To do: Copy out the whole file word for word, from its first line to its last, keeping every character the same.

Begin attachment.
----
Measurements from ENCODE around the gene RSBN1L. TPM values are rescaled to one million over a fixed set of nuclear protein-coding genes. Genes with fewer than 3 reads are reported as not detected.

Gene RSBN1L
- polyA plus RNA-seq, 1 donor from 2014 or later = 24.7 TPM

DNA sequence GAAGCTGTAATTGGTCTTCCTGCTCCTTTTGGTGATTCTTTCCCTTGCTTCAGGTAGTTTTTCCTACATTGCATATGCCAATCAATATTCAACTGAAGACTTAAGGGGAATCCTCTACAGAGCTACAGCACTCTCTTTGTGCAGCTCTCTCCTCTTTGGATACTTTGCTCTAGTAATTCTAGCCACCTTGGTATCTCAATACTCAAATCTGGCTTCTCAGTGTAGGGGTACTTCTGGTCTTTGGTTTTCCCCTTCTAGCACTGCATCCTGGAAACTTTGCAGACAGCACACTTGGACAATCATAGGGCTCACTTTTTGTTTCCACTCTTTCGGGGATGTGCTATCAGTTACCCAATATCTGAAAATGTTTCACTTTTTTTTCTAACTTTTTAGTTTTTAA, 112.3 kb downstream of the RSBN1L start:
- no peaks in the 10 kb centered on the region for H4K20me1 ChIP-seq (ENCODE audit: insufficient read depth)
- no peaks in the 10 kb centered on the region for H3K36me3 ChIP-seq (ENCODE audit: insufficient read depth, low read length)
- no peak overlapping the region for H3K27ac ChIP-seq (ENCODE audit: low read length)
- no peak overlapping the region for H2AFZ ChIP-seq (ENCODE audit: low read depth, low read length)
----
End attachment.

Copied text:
Measurements from ENCODE around the gene RSBN1L. TPM values are rescaled to one million over a fixed set of nuclear protein-coding genes. Genes with fewer than 3 reads are reported as not detected.

Gene RSBN1L
- polyA plus RNA-seq, 1 donor from 2014 or later = 24.7 TPM

DNA sequence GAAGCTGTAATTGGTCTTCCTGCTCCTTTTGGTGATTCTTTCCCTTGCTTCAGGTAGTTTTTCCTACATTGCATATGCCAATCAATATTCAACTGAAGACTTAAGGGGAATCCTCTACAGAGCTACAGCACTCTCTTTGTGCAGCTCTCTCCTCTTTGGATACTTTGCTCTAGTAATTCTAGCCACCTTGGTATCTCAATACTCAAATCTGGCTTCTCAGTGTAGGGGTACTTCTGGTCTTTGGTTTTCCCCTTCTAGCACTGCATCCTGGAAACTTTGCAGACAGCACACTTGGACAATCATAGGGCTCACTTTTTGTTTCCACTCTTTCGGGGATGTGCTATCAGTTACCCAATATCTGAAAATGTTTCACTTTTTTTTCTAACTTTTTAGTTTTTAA, 112.3 kb downstream of the RSBN1L start:
- no peaks in the 10 kb centered on the region for H4K20me1 ChIP-seq (ENCODE audit: insufficient read depth)
- no peaks in the 10 kb centered on the region for H3K36me3 ChIP-seq (ENCODE audit: insufficient read depth, low read length)
- no peak overlapping the region for H3K27ac ChIP-seq (ENCODE audit: low read length)
- no peak overlapping the region for H2AFZ ChIP-seq (ENCODE audit: low read depth, low read length)